IRS Commissioner John Koskinen said Wednesday that the agency fully supports tax reform efforts, acknowledging the existing U.S. tax code is such a “mess” that even he struggles to fill out his federal returns.
“Nobody’s more supportive of tax simplification than the IRS. … The tax code is a mess. It is difficult for the IRS commissioner to fill out his tax returns,” Koskinen, who has a Yale law degree, told Fox News at a Washington, D.C., conference on improving government services.
Koskinen, who became commissioner in 2013 under then-President Barack Obama, made clear the agency doesn’t meddle in policy but said he started talking with the new administration about tax reform just weeks after then-candidate Donald Trump was elected and the IRS continues to offer help.
“One of the questions was, ‘If major tax reform simplification was on the table, would there be anybody in the IRS opposed to that?’ I was quick to respond, after having talked to employees, that nobody is more supportive of tax simplification than the IRS,” he said.
Koskinen said he started soliciting suggestions from employees last year about ways to simplify and streamline the code and called such reform “one of our highest priorities.”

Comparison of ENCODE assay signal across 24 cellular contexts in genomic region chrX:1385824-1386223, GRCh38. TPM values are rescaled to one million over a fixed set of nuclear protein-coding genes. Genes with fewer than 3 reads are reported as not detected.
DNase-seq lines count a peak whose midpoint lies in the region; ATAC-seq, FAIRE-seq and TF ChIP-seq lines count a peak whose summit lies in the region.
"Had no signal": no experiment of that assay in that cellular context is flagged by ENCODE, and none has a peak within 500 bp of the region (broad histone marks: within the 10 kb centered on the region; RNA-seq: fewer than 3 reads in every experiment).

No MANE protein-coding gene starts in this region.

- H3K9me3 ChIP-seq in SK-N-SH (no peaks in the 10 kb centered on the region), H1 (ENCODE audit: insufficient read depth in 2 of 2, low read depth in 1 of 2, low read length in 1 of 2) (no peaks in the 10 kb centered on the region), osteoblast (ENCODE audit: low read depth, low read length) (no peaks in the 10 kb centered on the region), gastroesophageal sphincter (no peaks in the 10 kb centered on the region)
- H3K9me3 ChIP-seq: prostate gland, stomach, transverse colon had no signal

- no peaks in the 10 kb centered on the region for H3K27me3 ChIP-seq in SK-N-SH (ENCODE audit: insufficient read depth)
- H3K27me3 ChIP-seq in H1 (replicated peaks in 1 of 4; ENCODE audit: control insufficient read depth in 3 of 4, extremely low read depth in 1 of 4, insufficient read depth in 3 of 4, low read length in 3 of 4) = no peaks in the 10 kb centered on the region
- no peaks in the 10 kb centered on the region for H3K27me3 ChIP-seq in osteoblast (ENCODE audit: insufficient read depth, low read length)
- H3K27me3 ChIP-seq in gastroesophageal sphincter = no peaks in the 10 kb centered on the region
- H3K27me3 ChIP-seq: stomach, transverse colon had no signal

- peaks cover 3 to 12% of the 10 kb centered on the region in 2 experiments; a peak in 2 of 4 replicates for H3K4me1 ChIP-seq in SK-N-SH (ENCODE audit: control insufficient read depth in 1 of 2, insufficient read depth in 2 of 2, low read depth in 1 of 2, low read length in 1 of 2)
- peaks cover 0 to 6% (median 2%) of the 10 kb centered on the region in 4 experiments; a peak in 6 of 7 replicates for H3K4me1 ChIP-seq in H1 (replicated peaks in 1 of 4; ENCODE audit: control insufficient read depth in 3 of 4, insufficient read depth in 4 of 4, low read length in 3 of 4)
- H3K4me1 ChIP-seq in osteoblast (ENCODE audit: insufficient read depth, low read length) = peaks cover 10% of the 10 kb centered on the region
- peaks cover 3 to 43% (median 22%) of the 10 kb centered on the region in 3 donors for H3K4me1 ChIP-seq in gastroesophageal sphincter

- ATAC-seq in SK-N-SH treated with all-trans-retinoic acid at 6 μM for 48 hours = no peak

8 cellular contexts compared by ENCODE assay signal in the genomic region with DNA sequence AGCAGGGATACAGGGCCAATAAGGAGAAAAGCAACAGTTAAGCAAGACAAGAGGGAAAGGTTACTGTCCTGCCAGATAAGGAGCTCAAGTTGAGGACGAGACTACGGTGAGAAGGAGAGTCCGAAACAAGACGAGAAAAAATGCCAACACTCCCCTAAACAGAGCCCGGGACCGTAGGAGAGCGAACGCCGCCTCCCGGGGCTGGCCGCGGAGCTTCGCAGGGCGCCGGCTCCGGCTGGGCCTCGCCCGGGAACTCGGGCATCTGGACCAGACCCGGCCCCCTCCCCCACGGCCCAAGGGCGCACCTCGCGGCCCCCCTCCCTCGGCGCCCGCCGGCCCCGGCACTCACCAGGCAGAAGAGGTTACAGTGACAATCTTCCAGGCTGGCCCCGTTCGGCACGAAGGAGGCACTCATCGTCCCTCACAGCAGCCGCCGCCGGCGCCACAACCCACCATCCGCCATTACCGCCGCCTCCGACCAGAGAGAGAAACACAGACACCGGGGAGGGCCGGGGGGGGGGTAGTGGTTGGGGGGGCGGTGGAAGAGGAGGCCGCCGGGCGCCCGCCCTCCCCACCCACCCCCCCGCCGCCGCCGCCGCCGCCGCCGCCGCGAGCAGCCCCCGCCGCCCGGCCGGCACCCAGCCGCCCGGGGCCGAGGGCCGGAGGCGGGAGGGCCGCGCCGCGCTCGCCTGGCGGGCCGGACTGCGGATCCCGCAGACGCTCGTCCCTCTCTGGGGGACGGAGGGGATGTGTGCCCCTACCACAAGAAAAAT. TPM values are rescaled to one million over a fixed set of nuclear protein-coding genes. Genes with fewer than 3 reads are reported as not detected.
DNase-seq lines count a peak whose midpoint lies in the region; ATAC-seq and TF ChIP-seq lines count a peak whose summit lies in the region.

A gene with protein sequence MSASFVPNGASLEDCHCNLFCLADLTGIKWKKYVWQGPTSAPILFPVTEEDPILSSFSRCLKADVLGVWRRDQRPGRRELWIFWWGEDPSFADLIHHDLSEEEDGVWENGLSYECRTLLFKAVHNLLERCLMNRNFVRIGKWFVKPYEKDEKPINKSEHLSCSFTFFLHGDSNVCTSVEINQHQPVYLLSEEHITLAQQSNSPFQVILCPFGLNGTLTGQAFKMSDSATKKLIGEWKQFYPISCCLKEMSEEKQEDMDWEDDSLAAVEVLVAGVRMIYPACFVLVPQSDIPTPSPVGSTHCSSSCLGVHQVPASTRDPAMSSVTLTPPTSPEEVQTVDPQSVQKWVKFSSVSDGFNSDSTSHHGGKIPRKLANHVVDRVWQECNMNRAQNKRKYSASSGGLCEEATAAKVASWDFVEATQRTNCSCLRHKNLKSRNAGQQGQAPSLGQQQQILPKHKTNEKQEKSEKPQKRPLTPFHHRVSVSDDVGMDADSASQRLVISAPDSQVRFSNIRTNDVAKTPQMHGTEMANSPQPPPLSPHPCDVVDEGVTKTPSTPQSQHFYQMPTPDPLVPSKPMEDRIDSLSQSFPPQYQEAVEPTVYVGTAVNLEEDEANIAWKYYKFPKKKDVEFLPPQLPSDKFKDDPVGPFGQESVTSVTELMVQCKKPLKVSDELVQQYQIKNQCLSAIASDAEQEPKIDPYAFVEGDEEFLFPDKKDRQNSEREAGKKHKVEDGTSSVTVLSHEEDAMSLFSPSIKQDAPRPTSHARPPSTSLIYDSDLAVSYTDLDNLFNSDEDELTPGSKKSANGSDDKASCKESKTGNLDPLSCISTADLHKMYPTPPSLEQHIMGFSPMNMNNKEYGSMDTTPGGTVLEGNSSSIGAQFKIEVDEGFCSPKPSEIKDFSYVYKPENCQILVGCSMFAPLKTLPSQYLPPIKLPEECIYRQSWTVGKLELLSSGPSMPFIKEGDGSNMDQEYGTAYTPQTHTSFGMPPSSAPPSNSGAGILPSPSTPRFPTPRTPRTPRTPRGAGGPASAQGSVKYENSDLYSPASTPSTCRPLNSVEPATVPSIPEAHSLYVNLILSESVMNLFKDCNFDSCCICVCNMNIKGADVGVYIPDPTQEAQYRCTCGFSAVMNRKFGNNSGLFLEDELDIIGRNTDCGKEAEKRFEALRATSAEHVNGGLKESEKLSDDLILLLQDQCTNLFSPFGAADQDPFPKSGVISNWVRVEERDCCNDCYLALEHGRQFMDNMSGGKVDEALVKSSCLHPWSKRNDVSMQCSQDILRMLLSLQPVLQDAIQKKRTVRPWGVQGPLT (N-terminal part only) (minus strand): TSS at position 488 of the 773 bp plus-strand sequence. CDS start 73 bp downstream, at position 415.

Tax reform was a big part of Trump’s winning campaign and one of his first-100-days promises.
In mid-April, with the 100-day marker nearing, Treasury Secretary Steve Mnuchin said the tax code would be simplified to the extent that “the average American should be able to do his taxes on a large post card.”
He and National Economic Council Director Gary Cohn followed the announcement two days later with more specifics -- most notably plans to double the standard deduction for most Americans and reduce the number of tax brackets from seven to three: 10, 25 and 35 percent.
Mnuchin called the proposed changes the “biggest tax cut and the largest tax reform in the history of our country.”
But with the 100-day marker in the rearview, the leaders of the GOP-controlled House -- where tax and other money-related bills start -- have yet to craft a reform bill.
White House Director of Legislative Affairs Marc Short said Monday that the West Wing wants a tax reform draft “locked in place” before the August recess. However, the administration has also said it won’t push for the bill to be introduced in the House until the chamber’s Ways and Means Committee and Senate Finance Committee agree on the specifics.
“Most people want to be compliant, but when you make it very difficult for them … to work through the various nooks and crannies, it doesn't seem, to me, to be in the best interest of the taxpayer or government,” Koskinen said Wednesday at the event, organized in part by the nonprofit, nonpartisan Partnership for Public Service.
Koskinen also said he’s made “very clear” to the White House, Treasury Department and Congress that the IRS is involved in tax administration, not tax policy. However, he and the entire agency are eager to implement changes and try to make them as effective and easily understandable as possible.
“If you have an idea, oftentimes you can implement it in a way that is very complicated,” he said. “There can be more straight-forward or simpler ways to do it.”